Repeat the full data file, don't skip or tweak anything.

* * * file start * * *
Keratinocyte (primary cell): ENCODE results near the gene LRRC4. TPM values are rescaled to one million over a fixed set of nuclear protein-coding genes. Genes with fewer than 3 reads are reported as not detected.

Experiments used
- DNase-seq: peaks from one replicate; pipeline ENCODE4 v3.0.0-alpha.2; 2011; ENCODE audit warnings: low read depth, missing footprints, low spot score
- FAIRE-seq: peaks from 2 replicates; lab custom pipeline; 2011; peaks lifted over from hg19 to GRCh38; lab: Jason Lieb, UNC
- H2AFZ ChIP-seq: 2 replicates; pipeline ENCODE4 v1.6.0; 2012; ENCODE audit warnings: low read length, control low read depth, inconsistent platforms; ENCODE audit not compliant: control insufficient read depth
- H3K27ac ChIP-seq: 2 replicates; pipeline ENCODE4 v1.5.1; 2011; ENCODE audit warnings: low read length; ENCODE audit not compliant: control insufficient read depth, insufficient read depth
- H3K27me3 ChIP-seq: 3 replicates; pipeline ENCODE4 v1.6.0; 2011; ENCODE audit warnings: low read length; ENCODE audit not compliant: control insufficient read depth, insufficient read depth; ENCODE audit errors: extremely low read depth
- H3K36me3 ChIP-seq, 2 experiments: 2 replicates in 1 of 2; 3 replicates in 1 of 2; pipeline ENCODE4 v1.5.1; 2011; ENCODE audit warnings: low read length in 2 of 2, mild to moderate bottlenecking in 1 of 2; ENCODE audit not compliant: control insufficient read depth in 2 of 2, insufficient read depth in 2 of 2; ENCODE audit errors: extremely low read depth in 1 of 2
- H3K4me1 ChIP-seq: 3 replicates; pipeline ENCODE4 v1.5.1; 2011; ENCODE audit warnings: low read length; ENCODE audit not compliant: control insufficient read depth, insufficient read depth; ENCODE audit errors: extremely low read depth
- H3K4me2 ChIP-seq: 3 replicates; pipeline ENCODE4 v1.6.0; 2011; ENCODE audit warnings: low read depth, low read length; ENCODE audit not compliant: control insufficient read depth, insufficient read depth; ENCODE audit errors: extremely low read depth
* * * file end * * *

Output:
Keratinocyte (primary cell): ENCODE results near the gene LRRC4. TPM values are rescaled to one million over a fixed set of nuclear protein-coding genes. Genes with fewer than 3 reads are reported as not detected.

Experiments used
- DNase-seq: peaks from one replicate; pipeline ENCODE4 v3.0.0-alpha.2; 2011; ENCODE audit warnings: low read depth, missing footprints, low spot score
- FAIRE-seq: peaks from 2 replicates; lab custom pipeline; 2011; peaks lifted over from hg19 to GRCh38; lab: Jason Lieb, UNC
- H2AFZ ChIP-seq: 2 replicates; pipeline ENCODE4 v1.6.0; 2012; ENCODE audit warnings: low read length, control low read depth, inconsistent platforms; ENCODE audit not compliant: control insufficient read depth
- H3K27ac ChIP-seq: 2 replicates; pipeline ENCODE4 v1.5.1; 2011; ENCODE audit warnings: low read length; ENCODE audit not compliant: control insufficient read depth, insufficient read depth
- H3K27me3 ChIP-seq: 3 replicates; pipeline ENCODE4 v1.6.0; 2011; ENCODE audit warnings: low read length; ENCODE audit not compliant: control insufficient read depth, insufficient read depth; ENCODE audit errors: extremely low read depth
- H3K36me3 ChIP-seq, 2 experiments: 2 replicates in 1 of 2; 3 replicates in 1 of 2; pipeline ENCODE4 v1.5.1; 2011; ENCODE audit warnings: low read length in 2 of 2, mild to moderate bottlenecking in 1 of 2; ENCODE audit not compliant: control insufficient read depth in 2 of 2, insufficient read depth in 2 of 2; ENCODE audit errors: extremely low read depth in 1 of 2
- H3K4me1 ChIP-seq: 3 replicates; pipeline ENCODE4 v1.5.1; 2011; ENCODE audit warnings: low read length; ENCODE audit not compliant: control insufficient read depth, insufficient read depth; ENCODE audit errors: extremely low read depth
- H3K4me2 ChIP-seq: 3 replicates; pipeline ENCODE4 v1.6.0; 2011; ENCODE audit warnings: low read depth, low read length; ENCODE audit not compliant: control insufficient read depth, insufficient read depth; ENCODE audit errors: extremely low read depth